This is an addendum to the post I did a few weeks back — “A Short Course On The Theory Of Continuous Recolonization Of Indigenous People” — showing a comprehensive series of lectures on indigenous people and colonialism by Taiaiake Alfred. This is an update or a letter from the barricades or a reanimation of the struggle in the form of a talk delivered in April at a conference at l’Université du Québec in Montreal. You have to watch this man speak. He’s amiable, articulate, intelligent and indomitable. In a cynical age, he’s a moralist, a smart man with a conscience and a mission. Not to be ignored.
Click here to watch “The Failure of Reconciliation”
Here’s what I wrote last time:
Taiaiake Alfred is an old friend and a fierce and eloquent advocate for his people. Among other things, we agree on a fundamental premise: the colonization of North (and South) America and the displacement of indigenous people is not an event that took place in the distant past, not a fait accompli, but a complex ongoing economic, social, spiritual, and psychological act. Until this premise is accepted and understood, most attempts to resolve indigenous issues will come to nothing, will in fact be little more than an extension of the colonization process (think, for example: residential schools).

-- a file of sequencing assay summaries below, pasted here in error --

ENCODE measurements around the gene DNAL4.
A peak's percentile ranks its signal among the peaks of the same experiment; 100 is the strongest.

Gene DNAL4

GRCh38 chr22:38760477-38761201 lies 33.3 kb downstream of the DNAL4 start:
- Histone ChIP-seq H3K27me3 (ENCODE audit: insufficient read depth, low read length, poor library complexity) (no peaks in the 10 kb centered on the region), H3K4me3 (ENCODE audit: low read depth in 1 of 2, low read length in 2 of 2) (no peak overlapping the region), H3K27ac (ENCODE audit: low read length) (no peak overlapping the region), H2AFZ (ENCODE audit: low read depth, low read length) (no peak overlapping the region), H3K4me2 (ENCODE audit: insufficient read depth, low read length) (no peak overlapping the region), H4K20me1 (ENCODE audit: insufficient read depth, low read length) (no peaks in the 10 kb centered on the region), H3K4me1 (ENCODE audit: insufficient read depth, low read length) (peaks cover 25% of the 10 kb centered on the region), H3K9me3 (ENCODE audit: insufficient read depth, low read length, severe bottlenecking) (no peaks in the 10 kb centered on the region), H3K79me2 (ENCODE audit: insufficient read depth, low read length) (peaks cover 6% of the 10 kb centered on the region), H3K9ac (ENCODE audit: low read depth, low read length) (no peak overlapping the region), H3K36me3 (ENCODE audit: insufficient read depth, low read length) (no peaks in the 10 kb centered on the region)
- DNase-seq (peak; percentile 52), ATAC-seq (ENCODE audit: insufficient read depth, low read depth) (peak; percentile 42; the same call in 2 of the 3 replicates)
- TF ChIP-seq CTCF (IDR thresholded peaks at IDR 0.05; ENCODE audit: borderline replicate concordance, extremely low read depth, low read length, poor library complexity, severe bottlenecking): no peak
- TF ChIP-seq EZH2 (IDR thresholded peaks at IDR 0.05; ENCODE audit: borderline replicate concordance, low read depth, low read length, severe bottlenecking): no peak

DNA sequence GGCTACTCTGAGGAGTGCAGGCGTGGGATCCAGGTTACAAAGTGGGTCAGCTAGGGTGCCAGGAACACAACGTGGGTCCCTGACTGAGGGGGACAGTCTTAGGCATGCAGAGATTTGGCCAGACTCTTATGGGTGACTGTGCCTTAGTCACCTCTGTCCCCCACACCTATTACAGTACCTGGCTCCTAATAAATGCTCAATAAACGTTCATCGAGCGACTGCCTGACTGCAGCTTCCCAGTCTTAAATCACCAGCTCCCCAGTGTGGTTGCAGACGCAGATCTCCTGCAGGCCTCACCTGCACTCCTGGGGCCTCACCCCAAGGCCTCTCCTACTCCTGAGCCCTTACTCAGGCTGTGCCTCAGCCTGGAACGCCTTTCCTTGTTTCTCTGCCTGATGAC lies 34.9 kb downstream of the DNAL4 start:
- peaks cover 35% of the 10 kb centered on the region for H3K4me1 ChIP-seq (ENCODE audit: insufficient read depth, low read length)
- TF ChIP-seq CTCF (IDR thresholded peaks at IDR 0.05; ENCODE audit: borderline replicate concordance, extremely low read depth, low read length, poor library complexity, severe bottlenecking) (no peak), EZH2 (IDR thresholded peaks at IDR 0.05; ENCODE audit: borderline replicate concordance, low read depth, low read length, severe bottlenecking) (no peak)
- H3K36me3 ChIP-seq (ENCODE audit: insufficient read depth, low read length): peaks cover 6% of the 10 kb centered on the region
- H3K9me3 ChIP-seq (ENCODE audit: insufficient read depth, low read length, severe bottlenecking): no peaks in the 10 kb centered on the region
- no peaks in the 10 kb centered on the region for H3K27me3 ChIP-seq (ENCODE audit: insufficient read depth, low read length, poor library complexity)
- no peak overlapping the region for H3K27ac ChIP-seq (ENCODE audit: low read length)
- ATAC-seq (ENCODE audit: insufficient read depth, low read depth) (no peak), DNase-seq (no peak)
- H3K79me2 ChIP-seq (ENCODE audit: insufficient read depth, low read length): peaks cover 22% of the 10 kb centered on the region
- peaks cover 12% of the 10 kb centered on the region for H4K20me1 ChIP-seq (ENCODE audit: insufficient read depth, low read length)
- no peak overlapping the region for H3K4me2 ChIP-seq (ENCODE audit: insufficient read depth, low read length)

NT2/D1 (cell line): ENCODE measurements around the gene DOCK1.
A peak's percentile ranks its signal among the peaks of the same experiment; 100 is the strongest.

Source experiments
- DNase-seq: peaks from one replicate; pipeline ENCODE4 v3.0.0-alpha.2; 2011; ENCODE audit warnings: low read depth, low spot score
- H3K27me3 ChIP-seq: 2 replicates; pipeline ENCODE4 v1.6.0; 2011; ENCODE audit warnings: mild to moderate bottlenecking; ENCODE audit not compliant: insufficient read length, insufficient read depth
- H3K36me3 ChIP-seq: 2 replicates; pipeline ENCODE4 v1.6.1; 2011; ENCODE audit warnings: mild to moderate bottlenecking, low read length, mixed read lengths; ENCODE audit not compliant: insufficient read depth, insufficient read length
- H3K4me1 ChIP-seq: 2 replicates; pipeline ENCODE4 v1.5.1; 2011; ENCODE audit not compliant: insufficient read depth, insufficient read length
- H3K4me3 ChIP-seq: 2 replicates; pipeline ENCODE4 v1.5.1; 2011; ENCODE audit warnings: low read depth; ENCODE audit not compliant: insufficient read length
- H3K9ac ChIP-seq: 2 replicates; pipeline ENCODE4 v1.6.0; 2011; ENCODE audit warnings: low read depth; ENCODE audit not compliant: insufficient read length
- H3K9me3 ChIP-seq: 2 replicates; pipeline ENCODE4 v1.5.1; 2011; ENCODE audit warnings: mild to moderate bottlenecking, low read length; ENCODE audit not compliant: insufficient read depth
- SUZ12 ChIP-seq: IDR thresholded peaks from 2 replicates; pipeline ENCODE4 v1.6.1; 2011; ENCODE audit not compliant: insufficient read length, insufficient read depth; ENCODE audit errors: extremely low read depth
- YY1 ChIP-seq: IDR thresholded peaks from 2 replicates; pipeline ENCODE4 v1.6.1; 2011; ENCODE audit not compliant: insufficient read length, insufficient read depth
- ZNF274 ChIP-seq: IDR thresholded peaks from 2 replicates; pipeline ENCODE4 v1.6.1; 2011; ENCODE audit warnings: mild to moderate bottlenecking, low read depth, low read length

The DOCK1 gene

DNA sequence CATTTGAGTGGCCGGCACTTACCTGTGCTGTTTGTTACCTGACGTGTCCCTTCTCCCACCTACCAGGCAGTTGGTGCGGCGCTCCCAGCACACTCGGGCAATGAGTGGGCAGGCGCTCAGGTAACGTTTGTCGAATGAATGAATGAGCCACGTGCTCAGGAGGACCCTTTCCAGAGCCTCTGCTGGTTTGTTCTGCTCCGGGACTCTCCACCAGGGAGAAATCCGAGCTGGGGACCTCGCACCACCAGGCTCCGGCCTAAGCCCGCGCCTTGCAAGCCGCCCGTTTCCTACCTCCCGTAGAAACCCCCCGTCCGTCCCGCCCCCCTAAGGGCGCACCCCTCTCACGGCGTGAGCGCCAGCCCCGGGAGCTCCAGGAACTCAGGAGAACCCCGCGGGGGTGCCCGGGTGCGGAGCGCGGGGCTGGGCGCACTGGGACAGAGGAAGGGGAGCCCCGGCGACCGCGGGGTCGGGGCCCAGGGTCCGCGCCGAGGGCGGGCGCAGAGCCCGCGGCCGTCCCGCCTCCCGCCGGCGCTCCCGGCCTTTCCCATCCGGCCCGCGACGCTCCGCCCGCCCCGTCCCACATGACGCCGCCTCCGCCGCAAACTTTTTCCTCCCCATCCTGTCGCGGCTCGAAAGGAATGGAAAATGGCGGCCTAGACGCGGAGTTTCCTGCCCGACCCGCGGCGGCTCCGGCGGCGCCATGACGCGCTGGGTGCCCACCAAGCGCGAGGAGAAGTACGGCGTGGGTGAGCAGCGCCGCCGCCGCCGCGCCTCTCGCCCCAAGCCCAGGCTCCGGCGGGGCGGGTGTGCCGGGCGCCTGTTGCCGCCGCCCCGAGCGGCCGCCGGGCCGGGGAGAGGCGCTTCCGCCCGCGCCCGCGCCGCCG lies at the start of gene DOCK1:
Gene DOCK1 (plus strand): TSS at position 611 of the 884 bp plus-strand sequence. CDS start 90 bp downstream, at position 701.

I’ve been mulling this over lately and it occurred to me that NC might be a good place to pull together a collection Taiaiake’s speeches and lectures, to give you the measure of the man and sense of his thought. He’s very smart, studied, thoughtful and ethically fierce. Like Edward Said in a different arena, he is attempting nothing less than a complete revolution in the way the white European west views indigenous people.
From here you should go to his books:
- Heeding the Voices of Our Ancestors: Mohawk Politics and the Rise of Native Nationalism (Oxford University Press, 1995). [This book is out of print but you can track down a copy easily enough or download a pdf here.]
- Peace, Power, Righteousness: An Indigenous Manifesto (Oxford University Press, 1999).
- Wasase: Indigenous Pathways of Action and Freedom (Peterborough: Broadview Press, 2005).
This looks so valuable. Thank you, Doug, and please pass along the gratitude to Taiaiake Alfred.
Thanks, Diane. Will do. 🙂